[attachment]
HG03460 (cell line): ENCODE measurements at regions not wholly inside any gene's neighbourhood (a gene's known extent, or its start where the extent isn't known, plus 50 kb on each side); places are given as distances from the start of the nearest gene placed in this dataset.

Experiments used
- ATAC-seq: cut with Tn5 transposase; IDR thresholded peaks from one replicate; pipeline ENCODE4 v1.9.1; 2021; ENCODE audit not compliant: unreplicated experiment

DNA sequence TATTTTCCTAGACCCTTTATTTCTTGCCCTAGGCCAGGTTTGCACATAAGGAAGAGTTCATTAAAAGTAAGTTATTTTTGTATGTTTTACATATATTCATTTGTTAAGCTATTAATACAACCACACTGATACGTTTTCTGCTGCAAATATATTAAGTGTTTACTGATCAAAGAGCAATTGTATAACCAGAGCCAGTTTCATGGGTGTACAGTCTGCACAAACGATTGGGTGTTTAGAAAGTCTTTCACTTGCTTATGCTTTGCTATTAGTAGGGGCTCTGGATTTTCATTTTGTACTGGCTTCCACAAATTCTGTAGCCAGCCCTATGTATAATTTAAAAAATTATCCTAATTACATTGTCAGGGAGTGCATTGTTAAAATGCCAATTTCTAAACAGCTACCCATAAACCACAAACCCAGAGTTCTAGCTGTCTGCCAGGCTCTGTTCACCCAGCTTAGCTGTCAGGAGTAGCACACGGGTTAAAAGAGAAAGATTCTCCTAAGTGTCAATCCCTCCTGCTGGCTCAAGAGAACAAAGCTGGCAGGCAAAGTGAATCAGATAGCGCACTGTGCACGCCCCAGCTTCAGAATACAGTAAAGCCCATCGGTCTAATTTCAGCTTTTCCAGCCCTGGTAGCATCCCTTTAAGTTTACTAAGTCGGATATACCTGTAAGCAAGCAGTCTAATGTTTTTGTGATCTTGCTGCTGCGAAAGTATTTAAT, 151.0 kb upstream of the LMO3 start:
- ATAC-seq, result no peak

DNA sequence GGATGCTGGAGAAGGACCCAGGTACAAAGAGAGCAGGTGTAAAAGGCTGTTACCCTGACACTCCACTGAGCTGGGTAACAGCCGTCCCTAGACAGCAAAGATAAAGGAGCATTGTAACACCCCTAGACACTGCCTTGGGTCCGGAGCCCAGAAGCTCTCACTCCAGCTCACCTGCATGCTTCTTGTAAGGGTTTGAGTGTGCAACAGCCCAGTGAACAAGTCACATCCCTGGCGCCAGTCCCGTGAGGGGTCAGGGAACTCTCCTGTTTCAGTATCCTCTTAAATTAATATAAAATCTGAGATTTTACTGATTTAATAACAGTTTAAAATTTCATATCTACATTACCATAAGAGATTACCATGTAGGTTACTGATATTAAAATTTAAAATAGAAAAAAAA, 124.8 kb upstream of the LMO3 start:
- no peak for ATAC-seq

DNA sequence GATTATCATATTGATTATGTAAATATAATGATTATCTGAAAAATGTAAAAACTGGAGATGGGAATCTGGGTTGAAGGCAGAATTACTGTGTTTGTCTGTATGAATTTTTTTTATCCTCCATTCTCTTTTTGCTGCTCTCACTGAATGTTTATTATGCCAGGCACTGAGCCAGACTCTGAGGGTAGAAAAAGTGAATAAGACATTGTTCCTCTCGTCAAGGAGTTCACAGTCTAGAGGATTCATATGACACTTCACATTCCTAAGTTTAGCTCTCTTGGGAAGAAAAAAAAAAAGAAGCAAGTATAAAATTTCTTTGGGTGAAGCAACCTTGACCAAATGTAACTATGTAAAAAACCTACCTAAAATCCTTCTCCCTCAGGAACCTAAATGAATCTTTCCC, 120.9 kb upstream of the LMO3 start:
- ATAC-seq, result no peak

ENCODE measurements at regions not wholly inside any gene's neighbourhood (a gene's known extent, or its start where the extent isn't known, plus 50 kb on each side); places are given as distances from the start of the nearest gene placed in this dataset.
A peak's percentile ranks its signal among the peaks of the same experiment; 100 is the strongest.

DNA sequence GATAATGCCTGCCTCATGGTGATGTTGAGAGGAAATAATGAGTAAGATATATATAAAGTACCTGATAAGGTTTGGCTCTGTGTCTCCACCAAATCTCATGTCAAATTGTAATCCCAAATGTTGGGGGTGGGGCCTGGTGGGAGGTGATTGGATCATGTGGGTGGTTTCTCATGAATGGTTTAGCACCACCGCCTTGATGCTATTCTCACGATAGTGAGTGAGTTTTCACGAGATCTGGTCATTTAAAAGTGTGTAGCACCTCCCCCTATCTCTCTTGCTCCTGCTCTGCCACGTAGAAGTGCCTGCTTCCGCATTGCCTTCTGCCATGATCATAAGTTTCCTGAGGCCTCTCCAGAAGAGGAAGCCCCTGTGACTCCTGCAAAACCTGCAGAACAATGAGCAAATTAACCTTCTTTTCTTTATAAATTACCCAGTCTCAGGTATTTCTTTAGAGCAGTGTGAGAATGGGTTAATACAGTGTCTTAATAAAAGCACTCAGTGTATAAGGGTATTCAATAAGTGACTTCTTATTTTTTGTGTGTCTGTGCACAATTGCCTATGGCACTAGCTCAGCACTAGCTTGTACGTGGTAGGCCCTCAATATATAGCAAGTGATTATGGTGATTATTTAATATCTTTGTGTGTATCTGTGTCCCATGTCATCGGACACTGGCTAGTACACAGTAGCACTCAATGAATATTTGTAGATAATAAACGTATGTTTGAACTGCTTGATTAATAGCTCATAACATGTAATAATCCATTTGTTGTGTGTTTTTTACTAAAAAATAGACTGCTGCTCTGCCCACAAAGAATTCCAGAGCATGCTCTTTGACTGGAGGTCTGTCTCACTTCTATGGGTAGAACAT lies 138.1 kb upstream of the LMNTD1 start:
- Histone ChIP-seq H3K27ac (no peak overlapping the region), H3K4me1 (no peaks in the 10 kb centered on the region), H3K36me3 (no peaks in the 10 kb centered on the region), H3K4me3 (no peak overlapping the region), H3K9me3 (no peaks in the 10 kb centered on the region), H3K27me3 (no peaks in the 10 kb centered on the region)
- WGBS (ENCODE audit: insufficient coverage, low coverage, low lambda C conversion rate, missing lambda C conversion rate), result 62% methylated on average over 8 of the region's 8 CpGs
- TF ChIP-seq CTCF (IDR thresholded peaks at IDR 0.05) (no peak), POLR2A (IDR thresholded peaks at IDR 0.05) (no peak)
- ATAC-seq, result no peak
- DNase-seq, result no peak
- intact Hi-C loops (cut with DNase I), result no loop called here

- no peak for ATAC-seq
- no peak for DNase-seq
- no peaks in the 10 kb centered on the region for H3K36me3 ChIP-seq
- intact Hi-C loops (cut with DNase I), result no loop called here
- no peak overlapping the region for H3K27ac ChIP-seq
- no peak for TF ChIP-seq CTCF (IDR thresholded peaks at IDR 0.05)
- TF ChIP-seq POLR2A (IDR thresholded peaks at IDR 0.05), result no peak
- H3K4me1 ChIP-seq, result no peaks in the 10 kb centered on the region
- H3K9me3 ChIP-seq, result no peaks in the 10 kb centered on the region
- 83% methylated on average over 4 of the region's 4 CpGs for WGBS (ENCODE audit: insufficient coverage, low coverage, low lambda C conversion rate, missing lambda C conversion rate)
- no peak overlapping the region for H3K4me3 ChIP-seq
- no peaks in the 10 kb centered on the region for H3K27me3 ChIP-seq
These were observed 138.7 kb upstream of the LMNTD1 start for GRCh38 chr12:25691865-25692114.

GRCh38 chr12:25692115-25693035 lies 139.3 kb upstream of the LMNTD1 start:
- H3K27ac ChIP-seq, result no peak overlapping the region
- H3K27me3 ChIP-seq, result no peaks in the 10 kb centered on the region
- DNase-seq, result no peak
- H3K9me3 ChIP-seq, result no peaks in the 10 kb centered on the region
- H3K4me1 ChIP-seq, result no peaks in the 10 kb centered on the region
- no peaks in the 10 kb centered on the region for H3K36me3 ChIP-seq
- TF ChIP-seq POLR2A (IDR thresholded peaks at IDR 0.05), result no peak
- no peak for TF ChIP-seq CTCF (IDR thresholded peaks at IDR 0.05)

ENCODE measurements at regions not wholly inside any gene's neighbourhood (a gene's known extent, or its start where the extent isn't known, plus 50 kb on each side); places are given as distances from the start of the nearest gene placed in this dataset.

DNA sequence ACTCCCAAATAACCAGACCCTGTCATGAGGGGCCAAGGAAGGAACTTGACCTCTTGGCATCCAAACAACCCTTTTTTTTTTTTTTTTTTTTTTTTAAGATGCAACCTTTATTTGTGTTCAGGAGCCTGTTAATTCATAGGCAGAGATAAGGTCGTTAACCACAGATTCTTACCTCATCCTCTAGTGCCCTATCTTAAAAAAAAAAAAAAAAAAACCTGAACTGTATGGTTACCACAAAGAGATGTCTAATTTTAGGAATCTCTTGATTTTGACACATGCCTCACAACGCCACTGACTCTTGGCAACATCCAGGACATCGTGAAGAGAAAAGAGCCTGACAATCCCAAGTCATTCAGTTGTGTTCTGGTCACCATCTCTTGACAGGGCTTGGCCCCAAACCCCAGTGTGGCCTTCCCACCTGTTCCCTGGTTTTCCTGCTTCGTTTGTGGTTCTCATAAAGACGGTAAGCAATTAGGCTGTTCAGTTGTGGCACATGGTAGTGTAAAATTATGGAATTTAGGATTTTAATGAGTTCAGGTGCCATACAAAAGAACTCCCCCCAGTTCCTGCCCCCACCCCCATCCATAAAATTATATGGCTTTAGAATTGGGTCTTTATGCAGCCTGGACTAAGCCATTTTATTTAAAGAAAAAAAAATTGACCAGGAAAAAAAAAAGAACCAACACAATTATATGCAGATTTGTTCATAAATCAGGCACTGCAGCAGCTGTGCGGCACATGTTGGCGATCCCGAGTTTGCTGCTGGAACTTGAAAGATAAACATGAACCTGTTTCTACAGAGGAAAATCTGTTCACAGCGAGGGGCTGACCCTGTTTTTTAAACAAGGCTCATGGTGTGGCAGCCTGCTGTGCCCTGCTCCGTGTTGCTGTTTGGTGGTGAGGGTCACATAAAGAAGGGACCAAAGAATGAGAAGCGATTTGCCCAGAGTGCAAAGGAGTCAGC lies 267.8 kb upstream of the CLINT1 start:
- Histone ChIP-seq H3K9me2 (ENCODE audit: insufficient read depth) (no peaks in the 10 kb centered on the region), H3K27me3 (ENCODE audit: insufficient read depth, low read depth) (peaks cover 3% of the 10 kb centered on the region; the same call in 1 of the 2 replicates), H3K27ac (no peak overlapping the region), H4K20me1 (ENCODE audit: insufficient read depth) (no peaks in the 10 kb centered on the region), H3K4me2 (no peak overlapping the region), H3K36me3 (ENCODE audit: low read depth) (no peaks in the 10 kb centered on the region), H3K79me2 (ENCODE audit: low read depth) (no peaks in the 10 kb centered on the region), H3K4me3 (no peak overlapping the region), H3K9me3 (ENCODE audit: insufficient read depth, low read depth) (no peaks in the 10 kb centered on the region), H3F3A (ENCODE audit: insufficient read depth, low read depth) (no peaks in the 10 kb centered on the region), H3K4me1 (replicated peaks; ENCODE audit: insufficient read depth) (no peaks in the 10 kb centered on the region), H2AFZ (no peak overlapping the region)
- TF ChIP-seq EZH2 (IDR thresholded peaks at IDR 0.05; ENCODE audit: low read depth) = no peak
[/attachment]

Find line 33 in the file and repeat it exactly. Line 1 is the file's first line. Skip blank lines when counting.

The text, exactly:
- H3K27ac ChIP-seq, result no peak overlapping the region